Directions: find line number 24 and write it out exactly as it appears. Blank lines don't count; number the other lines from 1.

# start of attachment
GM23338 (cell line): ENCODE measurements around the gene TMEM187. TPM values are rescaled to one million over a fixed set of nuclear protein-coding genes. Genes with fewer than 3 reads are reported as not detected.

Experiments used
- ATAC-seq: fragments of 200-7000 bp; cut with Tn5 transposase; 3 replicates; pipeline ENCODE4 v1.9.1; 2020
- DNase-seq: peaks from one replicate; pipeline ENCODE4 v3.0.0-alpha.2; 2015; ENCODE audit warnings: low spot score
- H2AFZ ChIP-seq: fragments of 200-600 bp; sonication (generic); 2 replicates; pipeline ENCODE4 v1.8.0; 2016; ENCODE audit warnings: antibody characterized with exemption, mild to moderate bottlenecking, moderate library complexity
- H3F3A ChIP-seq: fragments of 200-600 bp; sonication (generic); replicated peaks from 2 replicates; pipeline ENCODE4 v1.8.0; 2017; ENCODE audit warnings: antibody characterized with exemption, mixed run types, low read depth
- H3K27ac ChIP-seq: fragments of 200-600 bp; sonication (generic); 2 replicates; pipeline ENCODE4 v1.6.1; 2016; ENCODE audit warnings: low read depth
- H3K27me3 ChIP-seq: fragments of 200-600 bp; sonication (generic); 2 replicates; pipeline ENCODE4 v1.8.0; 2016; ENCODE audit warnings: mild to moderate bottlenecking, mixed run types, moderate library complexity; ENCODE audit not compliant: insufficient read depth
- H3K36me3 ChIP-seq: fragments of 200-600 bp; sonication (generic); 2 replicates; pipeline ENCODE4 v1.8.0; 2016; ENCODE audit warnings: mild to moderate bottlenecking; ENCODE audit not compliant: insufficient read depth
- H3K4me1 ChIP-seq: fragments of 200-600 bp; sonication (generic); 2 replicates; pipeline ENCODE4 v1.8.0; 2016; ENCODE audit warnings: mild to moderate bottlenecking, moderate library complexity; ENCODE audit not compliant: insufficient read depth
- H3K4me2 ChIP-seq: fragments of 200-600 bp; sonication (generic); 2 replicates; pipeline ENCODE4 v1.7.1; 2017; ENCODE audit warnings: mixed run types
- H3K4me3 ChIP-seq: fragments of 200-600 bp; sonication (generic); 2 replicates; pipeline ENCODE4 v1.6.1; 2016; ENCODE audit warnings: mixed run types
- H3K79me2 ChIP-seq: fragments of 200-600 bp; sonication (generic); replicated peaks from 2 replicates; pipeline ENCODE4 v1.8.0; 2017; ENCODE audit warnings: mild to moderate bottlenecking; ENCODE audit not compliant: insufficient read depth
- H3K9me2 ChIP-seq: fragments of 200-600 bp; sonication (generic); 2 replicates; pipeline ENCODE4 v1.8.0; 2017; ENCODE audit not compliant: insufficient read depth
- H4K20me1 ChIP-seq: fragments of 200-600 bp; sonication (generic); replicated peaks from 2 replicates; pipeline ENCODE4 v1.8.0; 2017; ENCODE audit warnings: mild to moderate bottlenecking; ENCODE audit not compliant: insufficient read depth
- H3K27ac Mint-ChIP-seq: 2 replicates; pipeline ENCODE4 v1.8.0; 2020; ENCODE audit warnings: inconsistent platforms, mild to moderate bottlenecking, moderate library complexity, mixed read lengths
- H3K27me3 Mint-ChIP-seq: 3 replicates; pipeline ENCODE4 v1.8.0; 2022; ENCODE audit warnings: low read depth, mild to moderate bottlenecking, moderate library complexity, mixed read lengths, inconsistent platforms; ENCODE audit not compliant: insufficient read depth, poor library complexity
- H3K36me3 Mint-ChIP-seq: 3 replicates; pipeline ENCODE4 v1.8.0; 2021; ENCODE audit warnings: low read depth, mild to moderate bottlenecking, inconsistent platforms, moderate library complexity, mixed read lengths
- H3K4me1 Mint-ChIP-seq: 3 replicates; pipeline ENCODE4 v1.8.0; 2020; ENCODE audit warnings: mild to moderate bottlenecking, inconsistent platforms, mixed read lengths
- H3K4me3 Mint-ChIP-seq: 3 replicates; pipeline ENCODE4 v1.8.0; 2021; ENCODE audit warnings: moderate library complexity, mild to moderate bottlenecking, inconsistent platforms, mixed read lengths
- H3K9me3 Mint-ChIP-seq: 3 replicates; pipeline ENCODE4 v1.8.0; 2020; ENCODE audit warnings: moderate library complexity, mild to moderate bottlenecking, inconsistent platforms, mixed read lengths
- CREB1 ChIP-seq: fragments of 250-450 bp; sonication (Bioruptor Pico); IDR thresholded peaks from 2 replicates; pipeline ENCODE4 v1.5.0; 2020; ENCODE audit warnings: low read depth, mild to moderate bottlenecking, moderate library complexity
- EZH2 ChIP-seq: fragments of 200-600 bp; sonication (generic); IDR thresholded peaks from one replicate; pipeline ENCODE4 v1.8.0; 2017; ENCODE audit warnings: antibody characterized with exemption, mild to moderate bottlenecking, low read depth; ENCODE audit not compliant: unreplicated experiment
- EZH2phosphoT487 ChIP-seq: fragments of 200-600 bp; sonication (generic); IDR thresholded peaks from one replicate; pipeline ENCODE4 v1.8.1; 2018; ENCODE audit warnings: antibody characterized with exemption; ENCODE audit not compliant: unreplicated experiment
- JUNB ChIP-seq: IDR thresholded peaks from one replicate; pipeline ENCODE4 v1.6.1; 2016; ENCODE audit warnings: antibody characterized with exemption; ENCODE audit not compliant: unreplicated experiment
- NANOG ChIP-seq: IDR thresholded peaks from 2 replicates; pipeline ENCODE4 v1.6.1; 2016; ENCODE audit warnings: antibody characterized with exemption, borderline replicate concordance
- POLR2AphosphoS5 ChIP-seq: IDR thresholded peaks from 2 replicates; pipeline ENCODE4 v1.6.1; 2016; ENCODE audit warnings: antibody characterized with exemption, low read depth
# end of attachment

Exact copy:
- EZH2phosphoT487 ChIP-seq: fragments of 200-600 bp; sonication (generic); IDR thresholded peaks from one replicate; pipeline ENCODE4 v1.8.1; 2018; ENCODE audit warnings: antibody characterized with exemption; ENCODE audit not compliant: unreplicated experiment